Here’s how we see Brink: it’s one of those games you definitely should’ve heard of, simply due to the astronomical level of potential, but one that has probably slipped beneath a mound of holiday blockbusters. Well, we just can’t allow that to happen any longer; here’s a look at what is rapidly becoming one of our most anticipated titles of the generation.
Somehow, developer Splash Damage is going to blend the heretofore distinct single-player and multiplayer modes into one seamless experience…and in all honesty, we’re still not 100% sure how this is going to work. According to what senior designer Ed Stern told IGN during their hands-on preview earlier this year, “the single/multiplayer thing; it’s been a weird series of mindsets…we’re trying to guarantee all the stuff that’s great about it [multiplayer objective gameplay] and remove all the irking stuff, and make it completely seamless and consistent.” We get the feeling that we’ll have to go hands-on ourselves before we can fully comprehend this concept, but it certainly sounds intriguing on a number of different levels. From a technical standpoint, it sounds like a tremendous challenge but this is hardly the only unique aspect of this incredibly ambitious project. Pay attention now.
Okay, so we know what a first-person shooter is but perhaps Mirror’s Edge has helped to redefine the concept of “first-person.” In what is clearly a nod to that style, Splash Damage will be implementing something called the “SMART” (Smart Movement Across Random Terrain) button, which will provide the gamer with an agility never before found in this genre. And perhaps it’s not accurate to call it a “button;” it’s more about the viewpoint; specifically, the character’s view and how he will react to what he sees. Say for example you’re coming towards an obstacle of some kind – like one of those pipes you would often see on the rooftops in Mirror’s Edge – and when approaching it, you will deal with it by…well, looking. If you look down, the character will slide underneath the obstacle; if you look up, he’ll vault over it. If you include this along with standard FPS elements that may be more dynamic that what you found in DICE’s game, you might get awfully excited.
To add to the depth, characters can be a member of one of four classes at any given time. You can choose to be an Operative, Medic, Soldier or Engineer, and each class is entirely customizable from the ground up, as you can use gained experience to earn upgrades. In this way, it appears they’re taking a cue from a game like Borderlands, which implements role-playing elements into an FPS experience. The final unique facet of this fascinating project is the graphical presentation: it appears to be a blend between the more modernized realistic views and the more cartoon-y palettes found in the TimeSplitters franchise. Splash Damage is taking advantage of a “retooled iteration” of the id Tech 4 engine, and we’re really hoping for a very special set of visuals. When you consider the entire project as a whole, it’s not only ambitious, it’s also quite innovative and we have to applaud the developers for taking such a heavy risk.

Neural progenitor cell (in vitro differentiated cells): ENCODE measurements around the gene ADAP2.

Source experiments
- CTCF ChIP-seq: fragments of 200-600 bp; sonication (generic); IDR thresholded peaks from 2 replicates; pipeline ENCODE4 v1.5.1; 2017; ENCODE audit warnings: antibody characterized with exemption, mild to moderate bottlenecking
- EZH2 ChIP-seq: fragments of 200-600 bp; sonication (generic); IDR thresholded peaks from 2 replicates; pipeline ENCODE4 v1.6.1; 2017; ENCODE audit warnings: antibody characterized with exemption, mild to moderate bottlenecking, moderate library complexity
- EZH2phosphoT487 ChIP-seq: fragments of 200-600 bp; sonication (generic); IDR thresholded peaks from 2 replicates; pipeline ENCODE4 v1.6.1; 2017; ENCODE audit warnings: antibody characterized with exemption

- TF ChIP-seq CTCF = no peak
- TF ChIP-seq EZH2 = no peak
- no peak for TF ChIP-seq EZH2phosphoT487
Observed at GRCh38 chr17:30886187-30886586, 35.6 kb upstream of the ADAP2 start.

Also, while some of you may be concerned at Splash Damage’s past – they were almost exclusively a PC developer before embarking on this multiplatform game – you’ll be mollified when you hear about some of the team members involved. Because they knew they weren’t checked out on the PS3, and owing to the fact that they’d rather not provide PS3 owners with a crappy port, they decided to bring in some top-notch help. They’ve got the lead designer from Killzone 2, Neil Alphonso, director Olivier Leonardi who worked on Prince of Persia, and another lead designer in Dean Calver, who cut his teeth with the excellent PS3 exclusive, Heavenly Sword. Happy now? These guys aren’t fooling around and as Stern said: “We've had to grow – we've come from this hardcore PC background and we didn't have the expertise to make this game, we had to go out and get it and persuade them to trust us: it's going to be good.” Oh, we believe you. In fact, we’re so unbelievably psyched at this point, we kinda don’t want to wait until next year. How’s about just giving us a demo now…?
Brink will arrive some time during the second quarter next year, and although there are a ton of blockbusters on tap for 2010, you’d be foolish to sleep on Splash Damage’s unique project. This could be one of the more impressive productions of the year, you know.
11/27/2009 Ben Dutka